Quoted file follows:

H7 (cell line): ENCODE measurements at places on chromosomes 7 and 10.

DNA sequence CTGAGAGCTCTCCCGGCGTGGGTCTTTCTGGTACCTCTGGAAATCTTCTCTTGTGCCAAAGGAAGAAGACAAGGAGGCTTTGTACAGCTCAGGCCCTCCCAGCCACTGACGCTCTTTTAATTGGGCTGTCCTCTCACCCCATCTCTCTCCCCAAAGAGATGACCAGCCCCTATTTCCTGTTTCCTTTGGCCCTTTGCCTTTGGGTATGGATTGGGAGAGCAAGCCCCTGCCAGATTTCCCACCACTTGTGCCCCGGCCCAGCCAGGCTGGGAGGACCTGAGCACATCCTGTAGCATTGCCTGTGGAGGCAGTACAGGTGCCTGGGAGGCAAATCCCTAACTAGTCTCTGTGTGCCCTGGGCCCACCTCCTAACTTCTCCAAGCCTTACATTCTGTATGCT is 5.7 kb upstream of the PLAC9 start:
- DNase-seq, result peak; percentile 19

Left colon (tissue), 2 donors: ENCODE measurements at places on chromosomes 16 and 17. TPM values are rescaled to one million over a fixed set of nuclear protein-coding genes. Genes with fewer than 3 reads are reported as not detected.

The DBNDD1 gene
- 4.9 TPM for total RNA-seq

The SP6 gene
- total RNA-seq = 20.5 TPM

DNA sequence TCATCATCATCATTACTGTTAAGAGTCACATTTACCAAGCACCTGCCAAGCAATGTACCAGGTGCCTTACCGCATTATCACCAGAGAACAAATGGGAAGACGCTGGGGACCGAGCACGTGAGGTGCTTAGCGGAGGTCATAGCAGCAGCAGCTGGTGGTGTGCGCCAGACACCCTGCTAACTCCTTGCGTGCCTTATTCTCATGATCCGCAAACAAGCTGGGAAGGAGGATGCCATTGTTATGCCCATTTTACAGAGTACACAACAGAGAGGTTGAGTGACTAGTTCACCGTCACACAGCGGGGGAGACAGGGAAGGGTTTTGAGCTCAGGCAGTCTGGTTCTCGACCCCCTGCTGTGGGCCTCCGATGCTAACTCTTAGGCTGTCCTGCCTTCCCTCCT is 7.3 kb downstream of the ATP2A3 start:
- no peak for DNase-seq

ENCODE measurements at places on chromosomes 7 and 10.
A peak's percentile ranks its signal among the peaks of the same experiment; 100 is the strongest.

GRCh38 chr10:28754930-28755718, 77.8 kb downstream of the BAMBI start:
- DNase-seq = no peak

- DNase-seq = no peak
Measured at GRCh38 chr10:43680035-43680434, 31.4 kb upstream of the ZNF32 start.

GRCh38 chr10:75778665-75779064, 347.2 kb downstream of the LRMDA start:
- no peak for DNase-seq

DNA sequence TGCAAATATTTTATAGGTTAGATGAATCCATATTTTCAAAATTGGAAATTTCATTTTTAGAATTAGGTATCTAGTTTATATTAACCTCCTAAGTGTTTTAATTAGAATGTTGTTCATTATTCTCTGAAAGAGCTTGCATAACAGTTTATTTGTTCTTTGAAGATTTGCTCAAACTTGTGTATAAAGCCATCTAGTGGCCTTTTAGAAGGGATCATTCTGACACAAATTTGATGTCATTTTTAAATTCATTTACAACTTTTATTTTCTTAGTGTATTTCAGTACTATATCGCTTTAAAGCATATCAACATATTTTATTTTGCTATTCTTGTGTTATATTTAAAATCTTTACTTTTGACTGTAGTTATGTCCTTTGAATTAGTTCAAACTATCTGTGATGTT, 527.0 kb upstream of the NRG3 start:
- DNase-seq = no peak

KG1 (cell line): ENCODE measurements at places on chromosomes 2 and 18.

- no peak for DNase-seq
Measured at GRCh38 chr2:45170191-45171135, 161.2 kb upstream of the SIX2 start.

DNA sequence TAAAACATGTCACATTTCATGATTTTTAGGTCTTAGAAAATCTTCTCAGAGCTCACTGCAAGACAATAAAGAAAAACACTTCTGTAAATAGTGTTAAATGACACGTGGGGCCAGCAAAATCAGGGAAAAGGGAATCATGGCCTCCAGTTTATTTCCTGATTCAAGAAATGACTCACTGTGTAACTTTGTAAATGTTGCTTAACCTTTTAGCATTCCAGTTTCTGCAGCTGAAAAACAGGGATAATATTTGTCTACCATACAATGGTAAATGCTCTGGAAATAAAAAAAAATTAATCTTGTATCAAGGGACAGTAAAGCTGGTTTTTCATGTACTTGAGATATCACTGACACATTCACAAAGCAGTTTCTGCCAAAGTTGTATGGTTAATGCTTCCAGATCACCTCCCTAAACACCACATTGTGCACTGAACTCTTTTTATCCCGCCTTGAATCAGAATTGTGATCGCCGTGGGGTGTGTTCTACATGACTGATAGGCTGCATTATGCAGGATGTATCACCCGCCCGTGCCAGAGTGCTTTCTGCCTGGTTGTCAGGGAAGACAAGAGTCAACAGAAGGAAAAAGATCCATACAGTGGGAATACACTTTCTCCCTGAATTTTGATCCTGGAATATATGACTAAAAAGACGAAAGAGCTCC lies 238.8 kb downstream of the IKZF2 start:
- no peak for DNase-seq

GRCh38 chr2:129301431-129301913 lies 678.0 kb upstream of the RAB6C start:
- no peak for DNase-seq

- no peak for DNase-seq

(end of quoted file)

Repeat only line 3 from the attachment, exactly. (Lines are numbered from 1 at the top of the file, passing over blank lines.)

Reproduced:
- DNase-seq, result peak; percentile 19